A few days later, the doctor tells you that as your baby is growing steadily she needs 4 ounces of formula per day to maintain her steady weight gain. Again, he argues that this is such a small and harmless amount. You’ve already given your baby 2 ounces each day and she’s fine. You see no reason why you shouldn’t give her 4 ounces. Then, you say to yourself, 5 ounces isn’t that much more than 4, and for that amount I could even have a shower in peace. A few days later, the doctor informs you that he is thrilled with your baby’s weight gain and instructs you to increase the feed to 6 ounces.

Where do you draw the line? When do you decide enough is enough? Will you keep going to a full bottle a day, two bottles, or even beyond that to complete formula feeding? When mothers are asked in advance how far they imagine they would go, almost no one would say they would go to complete formula feeding. But when they are actually in the situation, the vast majority of mothers go all the way, ditching the breast forever. In my book, aptly titled, 'Breast Intentions', I explore how women turn to formula to satisfy internal intentions even moreso than external pressures. If you glance back at the doctor scenario above, you can see how mothers' expectations and beliefs about what formula will do for them influences the rewards and behaviors associated with its use - thus giving formula an addictive potential. Mothers opt into formula feeding and thus opt out of breastfeeding by justifying each step as they go along. 2 ounces won’t harm; 4 isn’t much worse than 2; if I’ve given 4, why not 6? As they justify each step, they commit themselves further to formula. By the time they are administering a bottle or two, most mothers find it difficult to justify a sudden decision to surrender the bottle.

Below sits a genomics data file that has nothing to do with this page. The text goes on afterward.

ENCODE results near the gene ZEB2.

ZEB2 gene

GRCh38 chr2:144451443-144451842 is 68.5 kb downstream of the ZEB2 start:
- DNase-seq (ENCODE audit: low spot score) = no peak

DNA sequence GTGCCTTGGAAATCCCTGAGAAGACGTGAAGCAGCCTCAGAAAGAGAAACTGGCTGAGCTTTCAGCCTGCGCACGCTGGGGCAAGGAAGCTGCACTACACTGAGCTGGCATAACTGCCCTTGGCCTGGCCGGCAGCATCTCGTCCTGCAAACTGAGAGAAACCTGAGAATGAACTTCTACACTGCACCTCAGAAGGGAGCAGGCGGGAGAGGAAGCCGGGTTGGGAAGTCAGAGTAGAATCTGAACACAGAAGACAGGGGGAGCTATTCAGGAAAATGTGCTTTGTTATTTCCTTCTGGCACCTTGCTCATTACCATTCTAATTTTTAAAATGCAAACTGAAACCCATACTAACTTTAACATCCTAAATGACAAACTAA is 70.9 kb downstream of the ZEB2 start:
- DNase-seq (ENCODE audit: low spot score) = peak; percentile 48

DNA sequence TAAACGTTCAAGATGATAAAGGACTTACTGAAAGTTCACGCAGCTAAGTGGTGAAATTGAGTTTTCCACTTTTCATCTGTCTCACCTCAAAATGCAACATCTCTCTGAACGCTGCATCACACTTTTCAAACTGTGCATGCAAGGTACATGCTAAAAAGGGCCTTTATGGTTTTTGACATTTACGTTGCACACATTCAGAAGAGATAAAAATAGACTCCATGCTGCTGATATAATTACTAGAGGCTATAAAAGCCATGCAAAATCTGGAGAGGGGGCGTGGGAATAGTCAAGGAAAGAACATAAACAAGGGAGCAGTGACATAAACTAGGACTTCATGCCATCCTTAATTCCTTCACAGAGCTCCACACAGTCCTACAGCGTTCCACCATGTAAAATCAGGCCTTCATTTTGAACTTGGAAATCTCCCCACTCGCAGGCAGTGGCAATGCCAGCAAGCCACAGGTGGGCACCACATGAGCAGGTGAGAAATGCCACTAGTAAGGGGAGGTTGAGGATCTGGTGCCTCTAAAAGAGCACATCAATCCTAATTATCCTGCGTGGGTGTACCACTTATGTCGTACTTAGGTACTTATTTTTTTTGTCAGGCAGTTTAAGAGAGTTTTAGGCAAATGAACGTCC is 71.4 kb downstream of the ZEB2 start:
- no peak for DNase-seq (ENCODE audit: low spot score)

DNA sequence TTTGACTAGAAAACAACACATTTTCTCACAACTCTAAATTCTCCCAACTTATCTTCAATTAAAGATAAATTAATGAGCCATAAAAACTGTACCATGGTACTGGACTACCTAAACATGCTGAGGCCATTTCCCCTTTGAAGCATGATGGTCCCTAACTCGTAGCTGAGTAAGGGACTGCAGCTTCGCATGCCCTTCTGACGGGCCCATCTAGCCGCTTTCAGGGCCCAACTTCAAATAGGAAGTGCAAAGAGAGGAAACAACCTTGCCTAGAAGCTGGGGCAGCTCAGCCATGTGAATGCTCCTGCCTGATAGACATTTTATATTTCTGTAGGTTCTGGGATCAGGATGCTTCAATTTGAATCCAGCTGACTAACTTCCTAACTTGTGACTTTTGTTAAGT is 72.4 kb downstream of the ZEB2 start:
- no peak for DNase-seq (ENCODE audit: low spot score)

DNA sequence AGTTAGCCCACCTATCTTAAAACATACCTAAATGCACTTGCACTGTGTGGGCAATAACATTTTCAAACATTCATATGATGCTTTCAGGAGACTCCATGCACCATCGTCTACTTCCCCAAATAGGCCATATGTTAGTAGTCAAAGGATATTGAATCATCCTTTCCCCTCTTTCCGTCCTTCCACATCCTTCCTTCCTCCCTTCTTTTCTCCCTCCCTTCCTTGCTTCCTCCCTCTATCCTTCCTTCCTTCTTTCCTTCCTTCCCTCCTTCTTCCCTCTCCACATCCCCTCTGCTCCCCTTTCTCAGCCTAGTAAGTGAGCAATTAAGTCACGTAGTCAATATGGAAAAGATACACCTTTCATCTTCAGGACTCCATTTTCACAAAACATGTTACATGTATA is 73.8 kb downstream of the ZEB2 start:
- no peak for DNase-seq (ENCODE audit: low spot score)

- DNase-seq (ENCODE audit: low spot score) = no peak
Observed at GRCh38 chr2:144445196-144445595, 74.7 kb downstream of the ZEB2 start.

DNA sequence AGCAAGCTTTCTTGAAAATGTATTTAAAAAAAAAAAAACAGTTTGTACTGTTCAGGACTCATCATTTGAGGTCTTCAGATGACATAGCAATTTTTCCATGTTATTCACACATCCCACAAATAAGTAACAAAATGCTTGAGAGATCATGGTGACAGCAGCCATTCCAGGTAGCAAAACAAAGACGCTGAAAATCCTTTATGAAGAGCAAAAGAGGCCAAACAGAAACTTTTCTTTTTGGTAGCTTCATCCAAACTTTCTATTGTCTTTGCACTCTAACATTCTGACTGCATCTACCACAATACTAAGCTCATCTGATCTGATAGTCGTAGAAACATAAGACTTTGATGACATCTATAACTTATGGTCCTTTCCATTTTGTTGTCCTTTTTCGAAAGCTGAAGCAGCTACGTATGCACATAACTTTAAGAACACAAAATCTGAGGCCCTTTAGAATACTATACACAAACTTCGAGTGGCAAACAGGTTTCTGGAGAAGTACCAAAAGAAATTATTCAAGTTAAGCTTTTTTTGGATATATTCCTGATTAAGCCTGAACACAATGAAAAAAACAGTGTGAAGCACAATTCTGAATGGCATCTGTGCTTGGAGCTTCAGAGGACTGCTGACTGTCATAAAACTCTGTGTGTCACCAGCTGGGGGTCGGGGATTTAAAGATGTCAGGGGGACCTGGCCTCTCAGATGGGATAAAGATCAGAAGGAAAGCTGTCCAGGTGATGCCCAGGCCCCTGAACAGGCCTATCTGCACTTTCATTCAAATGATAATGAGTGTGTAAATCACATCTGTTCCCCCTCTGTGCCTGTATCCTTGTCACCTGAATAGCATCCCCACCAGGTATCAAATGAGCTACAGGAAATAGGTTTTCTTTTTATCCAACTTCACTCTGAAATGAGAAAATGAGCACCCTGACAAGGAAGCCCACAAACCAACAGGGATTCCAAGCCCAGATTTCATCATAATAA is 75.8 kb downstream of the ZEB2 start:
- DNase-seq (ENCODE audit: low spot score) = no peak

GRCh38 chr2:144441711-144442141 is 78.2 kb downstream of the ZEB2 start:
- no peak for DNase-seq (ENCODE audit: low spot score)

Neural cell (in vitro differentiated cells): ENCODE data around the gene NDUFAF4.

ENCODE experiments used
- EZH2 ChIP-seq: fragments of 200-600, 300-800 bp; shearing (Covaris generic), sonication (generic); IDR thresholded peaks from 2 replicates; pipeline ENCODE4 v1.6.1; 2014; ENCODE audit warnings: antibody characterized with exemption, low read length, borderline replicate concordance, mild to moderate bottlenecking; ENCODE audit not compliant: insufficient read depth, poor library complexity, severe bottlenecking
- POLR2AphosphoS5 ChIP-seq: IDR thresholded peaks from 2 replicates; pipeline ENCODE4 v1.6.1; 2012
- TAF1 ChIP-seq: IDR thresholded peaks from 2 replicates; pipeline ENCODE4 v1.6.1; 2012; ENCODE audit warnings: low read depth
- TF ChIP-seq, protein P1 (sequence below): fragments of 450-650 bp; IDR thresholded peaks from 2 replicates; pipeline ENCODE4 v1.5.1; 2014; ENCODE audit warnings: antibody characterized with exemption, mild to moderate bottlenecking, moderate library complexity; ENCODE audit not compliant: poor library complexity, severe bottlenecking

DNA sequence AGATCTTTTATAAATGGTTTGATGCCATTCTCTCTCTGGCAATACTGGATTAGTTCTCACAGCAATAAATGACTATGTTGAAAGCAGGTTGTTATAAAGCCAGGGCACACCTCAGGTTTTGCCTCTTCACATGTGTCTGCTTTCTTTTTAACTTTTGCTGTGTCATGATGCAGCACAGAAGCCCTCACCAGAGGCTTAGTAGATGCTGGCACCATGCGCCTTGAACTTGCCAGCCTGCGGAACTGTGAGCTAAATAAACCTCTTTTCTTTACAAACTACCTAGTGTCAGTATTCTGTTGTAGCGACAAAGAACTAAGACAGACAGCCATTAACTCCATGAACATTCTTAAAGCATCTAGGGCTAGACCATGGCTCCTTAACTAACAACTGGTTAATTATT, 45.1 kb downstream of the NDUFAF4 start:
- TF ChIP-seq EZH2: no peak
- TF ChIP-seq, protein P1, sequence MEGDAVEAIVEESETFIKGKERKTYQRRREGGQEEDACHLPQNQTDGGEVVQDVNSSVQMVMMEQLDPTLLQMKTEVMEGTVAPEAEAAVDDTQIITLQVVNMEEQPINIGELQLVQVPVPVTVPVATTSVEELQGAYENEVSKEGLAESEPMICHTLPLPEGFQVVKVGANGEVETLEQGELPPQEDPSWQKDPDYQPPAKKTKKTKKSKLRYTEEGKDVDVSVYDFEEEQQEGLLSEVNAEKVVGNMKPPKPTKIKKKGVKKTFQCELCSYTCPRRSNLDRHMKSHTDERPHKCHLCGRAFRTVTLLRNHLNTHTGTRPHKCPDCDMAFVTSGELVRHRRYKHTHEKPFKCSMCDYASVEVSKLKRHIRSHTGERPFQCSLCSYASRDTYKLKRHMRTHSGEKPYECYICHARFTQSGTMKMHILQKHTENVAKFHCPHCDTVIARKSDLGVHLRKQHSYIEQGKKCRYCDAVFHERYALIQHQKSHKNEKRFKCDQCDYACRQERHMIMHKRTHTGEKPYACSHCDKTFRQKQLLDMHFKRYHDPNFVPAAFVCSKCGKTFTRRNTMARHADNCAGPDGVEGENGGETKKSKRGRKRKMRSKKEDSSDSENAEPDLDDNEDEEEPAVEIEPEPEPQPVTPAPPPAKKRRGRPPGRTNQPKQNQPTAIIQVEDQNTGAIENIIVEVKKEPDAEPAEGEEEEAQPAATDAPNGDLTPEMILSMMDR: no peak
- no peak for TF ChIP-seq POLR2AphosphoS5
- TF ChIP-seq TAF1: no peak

The easiest time to quit formula is before you start

It’s easy for a mother to tell herself that she’s not going to make a habit of using formula. But the easiest time to quit any bad habit is before you start. If you can’t give up the first ounce, you’ll never have it so easy again. Mothers who resist early on, questioning the validity of the doctor’s recommendation, are much less likely to become entrapped (Tavris and Aronson 2007).

Look, I’m telling you this because I’ve learnt the hard way, not because I’m one of those infallible sorts who wouldn’t know a bad habit if it bitchslapped them in the face. I fell into the formula trap with my first child (story here) and clawed myself back out of it. I’ve spoken to countless mothers who dabbled with the bottle only to fight with nipple confusion, diminished supply and the health issues inherent with formula use. And every time, every fricken time people!, they wished they’d never picked up that darn bottle in the first place.

Not all mothers are able to claw themselves out of the formula trap. Through a chain reaction of behaviour and subsequent self-justification they find themselves at a markedly different infant feeding destination to their original aspirations. This is what leads to the dramatic feelings of guilt and despair which choke their mothering experience. In one study for example, the most common reason for weaning at any age was a "perceived lack of supply". But it was revealed that these early weaners consistently introduced supplemental feedings in the first 2 weeks, whereas those mothers still nursing at 6 weeks gave no supplements at all. If that isn’t enough to convince you to step away from the bottle, I will leave you with some statistical truths:

  • “The highest level of breastfeeding problems is experienced by mothers using a combination of breast and formula feeding” (National Childbirth Trust).